With mass adoption as a hot topic on the lips of everyone in the crypto and blockchain community, many of its leaders are striving to facilitate greater financial literacy. While much of her focus is on crypto and blockchain, Eryka Gemma is passionate about not just education, but also nurturing a capacity for critical thinking. Her Blockchain Center and Bitcoin Center brings teaching and networking in the world of digital assets and blockchain to Miami. Eryka sat down with BitIRA to share some of her insights about what’s coming next for the industry.
BitIRA: How did you get into blockchain and crypto?
Eryka: When I was younger, I was really interested in politics. I genuinely wanted to understand what was happening politically. I would watch CSPAN and the news. The President at the time was Obama with Vice President Biden. I remember specifically watching Joe Biden come on one day and tell a lie, but he wasn’t really saying much. He was saying a lot of numbers and was very charismatic—I liked him, but I was trying to understand what he was saying and he wasn’t really saying anything.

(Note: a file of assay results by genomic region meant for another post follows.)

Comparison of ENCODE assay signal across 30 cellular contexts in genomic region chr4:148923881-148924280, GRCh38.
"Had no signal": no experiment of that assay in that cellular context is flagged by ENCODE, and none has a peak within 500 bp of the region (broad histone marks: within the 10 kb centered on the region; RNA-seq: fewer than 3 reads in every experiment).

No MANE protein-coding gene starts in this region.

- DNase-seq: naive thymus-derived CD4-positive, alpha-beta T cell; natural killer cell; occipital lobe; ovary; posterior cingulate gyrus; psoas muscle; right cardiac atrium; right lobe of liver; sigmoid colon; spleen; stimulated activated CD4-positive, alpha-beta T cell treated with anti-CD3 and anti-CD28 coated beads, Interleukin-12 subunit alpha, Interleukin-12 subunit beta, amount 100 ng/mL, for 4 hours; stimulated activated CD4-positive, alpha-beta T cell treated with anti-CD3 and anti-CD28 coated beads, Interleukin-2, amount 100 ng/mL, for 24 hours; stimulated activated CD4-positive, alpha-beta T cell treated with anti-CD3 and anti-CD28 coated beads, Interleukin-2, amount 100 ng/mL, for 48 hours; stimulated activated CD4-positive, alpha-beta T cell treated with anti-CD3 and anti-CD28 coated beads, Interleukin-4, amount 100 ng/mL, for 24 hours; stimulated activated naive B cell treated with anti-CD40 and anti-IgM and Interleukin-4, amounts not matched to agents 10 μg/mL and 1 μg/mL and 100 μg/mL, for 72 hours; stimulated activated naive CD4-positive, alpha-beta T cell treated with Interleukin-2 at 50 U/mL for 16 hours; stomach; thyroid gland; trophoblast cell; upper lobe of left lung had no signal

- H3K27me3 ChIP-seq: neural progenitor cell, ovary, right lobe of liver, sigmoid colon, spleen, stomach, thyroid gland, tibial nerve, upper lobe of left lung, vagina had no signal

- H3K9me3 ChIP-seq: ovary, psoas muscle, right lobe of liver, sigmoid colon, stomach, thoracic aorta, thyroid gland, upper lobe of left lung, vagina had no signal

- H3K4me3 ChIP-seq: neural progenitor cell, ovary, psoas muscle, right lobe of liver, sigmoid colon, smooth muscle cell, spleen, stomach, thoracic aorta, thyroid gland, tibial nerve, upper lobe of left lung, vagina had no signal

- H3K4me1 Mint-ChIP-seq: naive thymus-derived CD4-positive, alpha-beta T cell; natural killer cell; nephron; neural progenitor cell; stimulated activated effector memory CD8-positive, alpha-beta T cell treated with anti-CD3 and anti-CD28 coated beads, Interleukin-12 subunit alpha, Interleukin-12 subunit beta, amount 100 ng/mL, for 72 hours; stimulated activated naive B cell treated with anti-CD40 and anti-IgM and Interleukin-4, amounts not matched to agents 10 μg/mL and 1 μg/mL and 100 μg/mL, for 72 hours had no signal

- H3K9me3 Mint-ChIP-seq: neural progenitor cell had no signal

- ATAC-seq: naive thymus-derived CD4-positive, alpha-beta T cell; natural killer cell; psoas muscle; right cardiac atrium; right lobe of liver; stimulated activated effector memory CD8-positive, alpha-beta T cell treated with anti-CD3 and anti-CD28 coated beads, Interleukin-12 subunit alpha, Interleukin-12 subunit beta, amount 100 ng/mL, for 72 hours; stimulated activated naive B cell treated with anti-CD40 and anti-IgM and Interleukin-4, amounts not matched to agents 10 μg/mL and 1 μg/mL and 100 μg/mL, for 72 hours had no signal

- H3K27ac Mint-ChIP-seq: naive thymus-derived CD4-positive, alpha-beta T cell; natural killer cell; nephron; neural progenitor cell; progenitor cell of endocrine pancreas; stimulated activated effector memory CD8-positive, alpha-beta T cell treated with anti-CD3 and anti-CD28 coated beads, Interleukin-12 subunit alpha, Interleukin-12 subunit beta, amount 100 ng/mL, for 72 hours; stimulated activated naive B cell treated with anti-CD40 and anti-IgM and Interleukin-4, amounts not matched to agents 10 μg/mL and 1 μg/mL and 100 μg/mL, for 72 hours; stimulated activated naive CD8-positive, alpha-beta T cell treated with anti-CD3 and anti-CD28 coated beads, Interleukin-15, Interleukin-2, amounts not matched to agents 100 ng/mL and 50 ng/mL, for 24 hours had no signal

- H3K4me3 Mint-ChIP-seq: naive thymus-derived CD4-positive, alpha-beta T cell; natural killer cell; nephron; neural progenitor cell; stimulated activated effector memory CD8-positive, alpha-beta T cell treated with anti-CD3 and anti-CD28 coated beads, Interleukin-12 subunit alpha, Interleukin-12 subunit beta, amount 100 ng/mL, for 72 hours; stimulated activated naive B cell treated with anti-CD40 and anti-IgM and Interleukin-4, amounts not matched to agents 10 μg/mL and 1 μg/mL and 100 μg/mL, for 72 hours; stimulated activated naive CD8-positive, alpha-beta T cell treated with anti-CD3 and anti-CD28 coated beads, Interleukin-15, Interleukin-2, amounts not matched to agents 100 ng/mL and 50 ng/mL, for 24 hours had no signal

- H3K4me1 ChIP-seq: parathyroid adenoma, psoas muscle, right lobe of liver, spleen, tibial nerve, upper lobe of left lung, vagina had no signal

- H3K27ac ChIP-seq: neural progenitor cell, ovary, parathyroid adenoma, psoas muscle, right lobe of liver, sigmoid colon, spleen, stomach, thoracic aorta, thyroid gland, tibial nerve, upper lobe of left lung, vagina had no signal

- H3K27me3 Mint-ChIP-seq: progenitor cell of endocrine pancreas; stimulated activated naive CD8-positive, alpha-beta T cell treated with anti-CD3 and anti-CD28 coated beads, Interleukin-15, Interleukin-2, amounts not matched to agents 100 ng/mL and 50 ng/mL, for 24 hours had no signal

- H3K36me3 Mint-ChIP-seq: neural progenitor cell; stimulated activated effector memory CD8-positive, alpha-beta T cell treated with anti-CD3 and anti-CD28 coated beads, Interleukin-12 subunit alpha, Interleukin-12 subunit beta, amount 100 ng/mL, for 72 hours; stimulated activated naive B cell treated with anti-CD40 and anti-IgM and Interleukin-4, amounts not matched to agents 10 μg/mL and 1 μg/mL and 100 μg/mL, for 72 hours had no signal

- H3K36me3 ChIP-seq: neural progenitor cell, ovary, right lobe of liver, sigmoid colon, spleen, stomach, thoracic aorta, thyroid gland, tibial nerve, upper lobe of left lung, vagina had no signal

I would complain to friends about it and they told me to go watch this guy, Ron Paul. I did, and I got hooked. I like that Ron Paul talks about the fallacies of our money system, the Federal Reserve, and all sorts of different ideas. He was the first politician I’d come across where I felt they were saying something of value instead of just talking in circles.
I became a delegate for Ron Paul in Washington State. I learned so much from the experience and met some of the smartest people that I’d met by that point in my life. People who were really intelligent in a lot of different ways, but specifically they all think deep. They were critical thinkers, but they understood and wanted to get into what’s going on behind the scenes.
These were also the people in my life who were interested in bitcoin. It was that connection alone that made me think, ok, do I need to take this seriously?
BitIRA: What resonated with you and made you trust bitcoin?
Eryka: I think what really got me to be behind it was the social impact.